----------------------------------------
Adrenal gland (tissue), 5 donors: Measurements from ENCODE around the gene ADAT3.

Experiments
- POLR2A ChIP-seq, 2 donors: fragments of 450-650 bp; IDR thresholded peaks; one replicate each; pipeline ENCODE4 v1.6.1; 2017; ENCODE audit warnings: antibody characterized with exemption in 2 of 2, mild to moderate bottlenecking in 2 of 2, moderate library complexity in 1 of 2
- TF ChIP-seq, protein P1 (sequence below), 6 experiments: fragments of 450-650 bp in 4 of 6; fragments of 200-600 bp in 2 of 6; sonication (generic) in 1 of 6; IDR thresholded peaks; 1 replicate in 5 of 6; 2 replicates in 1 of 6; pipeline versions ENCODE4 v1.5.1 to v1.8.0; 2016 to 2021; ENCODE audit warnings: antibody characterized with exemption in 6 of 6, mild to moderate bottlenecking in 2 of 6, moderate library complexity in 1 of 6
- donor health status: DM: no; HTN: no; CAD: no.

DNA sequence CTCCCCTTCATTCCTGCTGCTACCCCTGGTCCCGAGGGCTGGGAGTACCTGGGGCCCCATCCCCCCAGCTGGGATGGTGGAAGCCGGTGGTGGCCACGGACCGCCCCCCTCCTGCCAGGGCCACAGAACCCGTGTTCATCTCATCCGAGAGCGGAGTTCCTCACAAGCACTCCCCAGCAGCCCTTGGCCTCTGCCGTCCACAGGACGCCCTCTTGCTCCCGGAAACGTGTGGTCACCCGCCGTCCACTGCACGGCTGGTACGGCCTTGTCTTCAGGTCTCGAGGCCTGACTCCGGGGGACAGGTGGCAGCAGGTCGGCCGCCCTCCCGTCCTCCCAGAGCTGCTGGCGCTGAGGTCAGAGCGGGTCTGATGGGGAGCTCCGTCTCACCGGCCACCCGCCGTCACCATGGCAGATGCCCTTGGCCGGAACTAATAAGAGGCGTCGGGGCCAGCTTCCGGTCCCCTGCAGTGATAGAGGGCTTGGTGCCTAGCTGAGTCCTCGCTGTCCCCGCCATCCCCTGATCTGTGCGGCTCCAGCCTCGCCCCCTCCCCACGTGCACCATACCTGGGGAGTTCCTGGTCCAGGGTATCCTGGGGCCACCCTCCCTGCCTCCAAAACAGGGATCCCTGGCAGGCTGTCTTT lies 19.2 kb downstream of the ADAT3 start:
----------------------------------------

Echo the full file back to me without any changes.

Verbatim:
Adrenal gland (tissue), 5 donors: Measurements from ENCODE around the gene ADAT3.

Experiments
- POLR2A ChIP-seq, 2 donors: fragments of 450-650 bp; IDR thresholded peaks; one replicate each; pipeline ENCODE4 v1.6.1; 2017; ENCODE audit warnings: antibody characterized with exemption in 2 of 2, mild to moderate bottlenecking in 2 of 2, moderate library complexity in 1 of 2
- TF ChIP-seq, protein P1 (sequence below), 6 experiments: fragments of 450-650 bp in 4 of 6; fragments of 200-600 bp in 2 of 6; sonication (generic) in 1 of 6; IDR thresholded peaks; 1 replicate in 5 of 6; 2 replicates in 1 of 6; pipeline versions ENCODE4 v1.5.1 to v1.8.0; 2016 to 2021; ENCODE audit warnings: antibody characterized with exemption in 6 of 6, mild to moderate bottlenecking in 2 of 6, moderate library complexity in 1 of 6
- donor health status: DM: no; HTN: no; CAD: no.

DNA sequence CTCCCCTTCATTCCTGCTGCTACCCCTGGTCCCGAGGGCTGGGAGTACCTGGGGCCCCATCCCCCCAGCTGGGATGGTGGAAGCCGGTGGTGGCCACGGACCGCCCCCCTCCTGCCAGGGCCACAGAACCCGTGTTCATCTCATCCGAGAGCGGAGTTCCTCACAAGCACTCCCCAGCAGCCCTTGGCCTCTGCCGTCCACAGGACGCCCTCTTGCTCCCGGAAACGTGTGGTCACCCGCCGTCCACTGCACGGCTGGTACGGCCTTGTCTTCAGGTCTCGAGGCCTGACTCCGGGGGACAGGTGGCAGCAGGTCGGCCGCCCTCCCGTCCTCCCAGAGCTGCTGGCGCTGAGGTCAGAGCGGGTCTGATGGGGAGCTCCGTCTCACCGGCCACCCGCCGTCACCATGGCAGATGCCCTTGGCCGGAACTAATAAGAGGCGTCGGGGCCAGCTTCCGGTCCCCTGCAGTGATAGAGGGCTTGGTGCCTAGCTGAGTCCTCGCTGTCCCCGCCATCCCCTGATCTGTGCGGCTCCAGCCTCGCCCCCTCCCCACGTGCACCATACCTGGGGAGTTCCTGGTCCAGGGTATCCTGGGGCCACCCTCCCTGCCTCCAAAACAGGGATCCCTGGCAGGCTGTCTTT lies 19.2 kb downstream of the ADAT3 start: